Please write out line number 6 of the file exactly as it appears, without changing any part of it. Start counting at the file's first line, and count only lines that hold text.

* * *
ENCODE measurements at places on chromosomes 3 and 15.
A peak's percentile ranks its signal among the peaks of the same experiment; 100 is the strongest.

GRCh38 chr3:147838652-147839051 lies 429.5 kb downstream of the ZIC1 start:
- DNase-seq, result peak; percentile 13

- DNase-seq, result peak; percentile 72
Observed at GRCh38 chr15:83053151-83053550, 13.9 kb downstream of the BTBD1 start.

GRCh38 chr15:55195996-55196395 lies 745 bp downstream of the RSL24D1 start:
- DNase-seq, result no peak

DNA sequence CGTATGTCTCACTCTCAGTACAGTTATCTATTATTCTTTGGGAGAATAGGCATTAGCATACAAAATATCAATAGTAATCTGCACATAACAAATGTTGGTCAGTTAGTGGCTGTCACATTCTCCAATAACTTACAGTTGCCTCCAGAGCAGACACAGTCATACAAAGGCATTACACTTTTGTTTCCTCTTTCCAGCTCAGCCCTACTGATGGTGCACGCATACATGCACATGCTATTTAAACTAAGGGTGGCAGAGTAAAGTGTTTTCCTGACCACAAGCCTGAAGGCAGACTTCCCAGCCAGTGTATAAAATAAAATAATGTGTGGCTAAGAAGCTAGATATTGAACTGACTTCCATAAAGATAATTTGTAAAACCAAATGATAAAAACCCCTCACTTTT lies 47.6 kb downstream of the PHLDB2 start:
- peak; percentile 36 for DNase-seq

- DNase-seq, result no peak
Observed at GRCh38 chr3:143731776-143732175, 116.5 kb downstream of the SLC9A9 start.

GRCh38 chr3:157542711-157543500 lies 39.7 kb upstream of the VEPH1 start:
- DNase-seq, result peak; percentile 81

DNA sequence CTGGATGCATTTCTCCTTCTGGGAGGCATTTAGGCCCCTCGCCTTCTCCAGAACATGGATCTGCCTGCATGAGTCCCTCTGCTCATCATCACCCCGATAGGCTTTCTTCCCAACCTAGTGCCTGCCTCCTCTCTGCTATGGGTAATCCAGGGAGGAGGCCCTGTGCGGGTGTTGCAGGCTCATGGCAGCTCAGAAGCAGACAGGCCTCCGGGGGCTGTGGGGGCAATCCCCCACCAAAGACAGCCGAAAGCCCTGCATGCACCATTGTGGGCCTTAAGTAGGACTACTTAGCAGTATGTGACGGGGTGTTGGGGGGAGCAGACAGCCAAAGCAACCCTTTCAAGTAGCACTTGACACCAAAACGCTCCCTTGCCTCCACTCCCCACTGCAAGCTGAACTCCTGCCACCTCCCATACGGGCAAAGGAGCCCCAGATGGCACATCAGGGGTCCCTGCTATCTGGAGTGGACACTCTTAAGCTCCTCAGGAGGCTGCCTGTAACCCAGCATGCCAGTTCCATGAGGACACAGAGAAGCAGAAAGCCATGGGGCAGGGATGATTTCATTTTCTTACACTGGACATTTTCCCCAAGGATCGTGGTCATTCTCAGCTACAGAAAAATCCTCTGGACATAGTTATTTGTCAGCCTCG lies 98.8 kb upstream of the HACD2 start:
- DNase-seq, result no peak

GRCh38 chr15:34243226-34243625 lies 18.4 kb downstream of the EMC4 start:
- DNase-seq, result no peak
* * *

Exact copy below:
Observed at GRCh38 chr15:83053151-83053550, 13.9 kb downstream of the BTBD1 start.